Have a blessed day in the Lord.

Grace and Peace,

Copyright 2016, J. Keith Broyles, All Rights Reserved


Spirita Spiro (Esperanza for "Spirit's Breath) is rather new in my life. But the blog is not. I began writing a blog several years ago. It lived under the title, "The Pastor Ponders." Over the years I have tried several different names and "The Pastor Ponders" always seemed to fit best. I am trying again with Spirita Spiro. For 27 years I was a full-time pastor in the United Methodist Church. This year, August 2018, I semi-retired (I can't actually retire quite yet) and began teaching social studies. It is something I have always wanted to do and if I was going to do this, I needed to make it sooner rather than later. So, I made the move. I thought with the career change there also needed to be a name change to the blog and other things, such as spiritual direction. Spirita Spiro is my attempt to share some of my thoughts. I often share what I am thinking with my dog "Bishop," but he keeps his thoughts to himself. He will even go to sleep sometimes while I am sharing my thoughts with him. The truth is, if it doesn't involve getting his ears scratched, his belly rubbed or some kind of treat, he really doesn't care. I will say this for him, he never argues with me or tells me I am wrong. So, I decided to share some of my thoughts with whoever might come across this blog in their ramblings around the Internet. I live with my wife Cindy and our little dog in Lufkin, Texas. I spent the past 27 years as a full-time United Methodist pastor. Most recently I served as pastor of First United Methodist Church in Sweeny, Texas. I have also served United Methodist congregations throughout East Texas including rural Madison County (Elwood UMC), Lovelady (First UMC) and Kennard (Center Hill UMC), Canton (First UMC), rural Smith County (Mt. Sylvan UMC and Union Chapel UMC), Grapeland (First UMC), Tyler (Pleasant Retreat UMC), Santa Fe (Aldersgate UMC), Freeport (First UMC) and Oyster Creek (Oyster Creek UMC), Diboll (First UMC), and now Sweeny (First UMC). My wife Cindy and I have been married for over 40 years. We have two grown sons. Wayne and his wife Nikki and all our grandsons (Kaleb, Noah, and Jaxon) live in Southern California. Christopher and his wife Morgan and both our granddaughters (Jenna and Natalie) live in Tyler Texas. I enjoy preaching and all aspects of preaching from research to writing to the actual preaching event. I also love writing, reading, playing the guitar as well as a bit of drawing. I have spent quite a bit of time over the past two years working with paracord on various projects, mostly prayer ropes I usually give away. I sing bass with a local barbershop chorus called The Coastalaires. I have also recently begun doing a little wood carving. I also enjoy playing with Bishop, something he likes a great deal better than listening to my thoughts. I hold an Associate of Applied Science Degree in Business Data Processing, specializing in Microcomputers from San Jacinto College in Pasadena, Texas, a Bachelor of Science in Political Science with a minor in History from Sam Houston State University in Huntsville, TX, a Master of Divinity from Southern Methodist University in Dallas, TX and a Doctor of Ministry from Carolina University of Theology. When I was a student at Carolina, the school was in Iron Station North Carolina. They have since relocated to Manassas Virginia (Yeah, go figure, a school named Carolina geographically in Virginia). This blog is mostly devotional writing, but there are other things here too. Just about every week I will either post my sermon manuscript or a video of the worship service. On occasion, I will post something I see in society. Occasionally I write a short story, a poem, or a song and will post it here too. I will say this, my motivations for writing this blog are really selfish. I write it to get what I am thinking out of my head and onto something a bit more permanent. They say, after all, once something is on the internet it never really goes away. Still, I hope you enjoy reading it. And, should you desire, you can one-up Bishop and actually tell me what you think. Who knows, it might generate a bit of discussion between you and me and anyone else who might make their way here. With Joy and Thankfulness, Keith Sweeny, Texas May 2018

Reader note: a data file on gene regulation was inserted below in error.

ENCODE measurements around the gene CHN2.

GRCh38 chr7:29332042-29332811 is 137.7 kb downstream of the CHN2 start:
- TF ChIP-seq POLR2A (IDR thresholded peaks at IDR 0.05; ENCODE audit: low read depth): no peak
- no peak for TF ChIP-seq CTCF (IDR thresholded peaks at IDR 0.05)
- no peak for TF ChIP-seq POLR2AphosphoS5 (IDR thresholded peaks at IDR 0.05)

One thought on “Say It Out Loud

  1. Pastor Broyles, I read your thoughts almost everyday, what a blessing you are to us Christians! Thank you for sharing them with us. I miss you & Cindy and must make time to come visit you both. Hang in Brother your doing great!
    Robert W.